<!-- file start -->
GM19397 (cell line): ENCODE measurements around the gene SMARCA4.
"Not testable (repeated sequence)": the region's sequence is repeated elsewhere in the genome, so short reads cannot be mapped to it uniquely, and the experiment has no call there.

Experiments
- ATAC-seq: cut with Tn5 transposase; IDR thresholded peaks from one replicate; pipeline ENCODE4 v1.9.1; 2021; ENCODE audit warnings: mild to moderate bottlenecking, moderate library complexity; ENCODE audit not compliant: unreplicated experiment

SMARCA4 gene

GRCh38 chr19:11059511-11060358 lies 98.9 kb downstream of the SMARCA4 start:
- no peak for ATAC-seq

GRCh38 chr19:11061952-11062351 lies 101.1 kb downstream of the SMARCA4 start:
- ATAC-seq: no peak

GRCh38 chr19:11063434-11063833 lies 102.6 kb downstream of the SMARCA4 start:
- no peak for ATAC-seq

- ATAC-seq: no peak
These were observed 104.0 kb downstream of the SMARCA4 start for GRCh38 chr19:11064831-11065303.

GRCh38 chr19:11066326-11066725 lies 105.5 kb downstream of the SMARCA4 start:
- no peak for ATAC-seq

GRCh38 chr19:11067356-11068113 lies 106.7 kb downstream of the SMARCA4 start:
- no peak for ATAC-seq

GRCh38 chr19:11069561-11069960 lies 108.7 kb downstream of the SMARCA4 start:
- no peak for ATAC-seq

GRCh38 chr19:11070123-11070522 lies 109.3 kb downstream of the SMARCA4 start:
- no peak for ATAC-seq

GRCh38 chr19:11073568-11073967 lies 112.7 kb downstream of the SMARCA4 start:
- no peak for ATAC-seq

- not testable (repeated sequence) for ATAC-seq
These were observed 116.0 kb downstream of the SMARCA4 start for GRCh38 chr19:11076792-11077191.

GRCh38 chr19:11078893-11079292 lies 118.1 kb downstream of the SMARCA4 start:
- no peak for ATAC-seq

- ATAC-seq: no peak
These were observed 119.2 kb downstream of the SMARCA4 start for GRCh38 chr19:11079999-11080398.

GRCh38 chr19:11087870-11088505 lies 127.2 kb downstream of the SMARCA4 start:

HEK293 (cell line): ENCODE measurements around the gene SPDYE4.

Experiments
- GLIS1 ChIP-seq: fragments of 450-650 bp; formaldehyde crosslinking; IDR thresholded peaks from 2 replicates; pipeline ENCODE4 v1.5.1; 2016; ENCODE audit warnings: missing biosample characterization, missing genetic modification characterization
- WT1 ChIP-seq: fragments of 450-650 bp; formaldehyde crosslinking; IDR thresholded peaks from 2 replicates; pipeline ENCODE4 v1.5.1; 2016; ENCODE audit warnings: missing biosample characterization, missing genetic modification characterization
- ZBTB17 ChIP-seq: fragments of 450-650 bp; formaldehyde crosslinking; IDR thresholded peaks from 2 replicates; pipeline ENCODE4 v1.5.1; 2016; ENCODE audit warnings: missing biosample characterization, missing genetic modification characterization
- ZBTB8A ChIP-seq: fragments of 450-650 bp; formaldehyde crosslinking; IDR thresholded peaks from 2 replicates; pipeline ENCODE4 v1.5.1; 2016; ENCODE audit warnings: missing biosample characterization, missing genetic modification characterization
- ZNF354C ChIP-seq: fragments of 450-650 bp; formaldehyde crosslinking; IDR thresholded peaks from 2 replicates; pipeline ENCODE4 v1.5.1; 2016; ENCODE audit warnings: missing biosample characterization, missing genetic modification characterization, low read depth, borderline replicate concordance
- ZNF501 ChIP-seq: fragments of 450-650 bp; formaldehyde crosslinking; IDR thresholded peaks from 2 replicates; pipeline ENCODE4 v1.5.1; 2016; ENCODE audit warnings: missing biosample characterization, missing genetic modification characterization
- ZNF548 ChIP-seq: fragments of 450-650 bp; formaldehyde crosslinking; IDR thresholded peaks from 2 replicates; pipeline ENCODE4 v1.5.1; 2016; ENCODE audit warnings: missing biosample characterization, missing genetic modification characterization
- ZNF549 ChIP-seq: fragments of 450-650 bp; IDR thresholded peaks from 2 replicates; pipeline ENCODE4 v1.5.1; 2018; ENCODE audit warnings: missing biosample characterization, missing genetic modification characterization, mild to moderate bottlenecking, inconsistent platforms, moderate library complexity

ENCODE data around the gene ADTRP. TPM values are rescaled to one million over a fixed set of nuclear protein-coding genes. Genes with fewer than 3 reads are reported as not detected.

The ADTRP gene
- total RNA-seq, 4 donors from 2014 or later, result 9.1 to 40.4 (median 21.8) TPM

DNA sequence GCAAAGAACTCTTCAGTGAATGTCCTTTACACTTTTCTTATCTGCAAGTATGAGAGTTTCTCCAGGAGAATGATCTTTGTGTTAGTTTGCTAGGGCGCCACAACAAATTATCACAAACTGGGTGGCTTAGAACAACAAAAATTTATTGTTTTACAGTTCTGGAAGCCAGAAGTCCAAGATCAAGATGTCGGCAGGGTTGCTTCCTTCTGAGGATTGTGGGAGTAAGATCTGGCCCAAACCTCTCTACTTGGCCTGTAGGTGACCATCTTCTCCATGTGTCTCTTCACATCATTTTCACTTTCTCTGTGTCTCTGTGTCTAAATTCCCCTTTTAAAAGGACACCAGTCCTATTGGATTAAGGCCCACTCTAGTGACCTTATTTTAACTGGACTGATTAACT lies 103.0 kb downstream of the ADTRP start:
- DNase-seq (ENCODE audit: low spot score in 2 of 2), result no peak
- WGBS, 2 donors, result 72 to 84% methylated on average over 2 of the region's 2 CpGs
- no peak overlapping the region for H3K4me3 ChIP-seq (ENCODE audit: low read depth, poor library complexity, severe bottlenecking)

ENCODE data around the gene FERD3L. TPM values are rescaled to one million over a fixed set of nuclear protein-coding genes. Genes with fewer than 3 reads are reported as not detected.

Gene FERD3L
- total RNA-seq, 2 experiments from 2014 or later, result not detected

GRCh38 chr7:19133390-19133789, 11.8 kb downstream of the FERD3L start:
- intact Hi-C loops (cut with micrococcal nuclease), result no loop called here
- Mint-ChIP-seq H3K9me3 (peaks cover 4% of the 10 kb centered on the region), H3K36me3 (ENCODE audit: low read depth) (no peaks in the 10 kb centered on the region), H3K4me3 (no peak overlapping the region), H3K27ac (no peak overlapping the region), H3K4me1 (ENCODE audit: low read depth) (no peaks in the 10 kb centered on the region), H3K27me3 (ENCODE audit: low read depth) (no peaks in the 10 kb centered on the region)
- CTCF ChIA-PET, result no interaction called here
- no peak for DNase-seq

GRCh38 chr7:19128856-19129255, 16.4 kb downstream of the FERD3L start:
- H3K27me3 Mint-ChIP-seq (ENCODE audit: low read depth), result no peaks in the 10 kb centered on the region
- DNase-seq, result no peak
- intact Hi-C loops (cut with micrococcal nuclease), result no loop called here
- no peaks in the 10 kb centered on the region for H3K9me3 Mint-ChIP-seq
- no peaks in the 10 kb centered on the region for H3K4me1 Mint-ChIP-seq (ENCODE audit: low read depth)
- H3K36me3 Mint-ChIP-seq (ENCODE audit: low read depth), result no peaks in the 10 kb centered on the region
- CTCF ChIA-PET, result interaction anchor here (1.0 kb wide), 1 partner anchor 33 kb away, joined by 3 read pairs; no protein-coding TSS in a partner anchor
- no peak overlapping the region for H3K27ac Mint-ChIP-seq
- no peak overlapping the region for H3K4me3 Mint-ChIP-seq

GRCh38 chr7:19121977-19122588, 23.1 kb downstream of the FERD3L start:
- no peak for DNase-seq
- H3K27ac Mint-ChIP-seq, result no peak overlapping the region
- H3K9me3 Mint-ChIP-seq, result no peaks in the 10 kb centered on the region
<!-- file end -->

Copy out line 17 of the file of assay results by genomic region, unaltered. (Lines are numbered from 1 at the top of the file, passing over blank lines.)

- no peak for ATAC-seq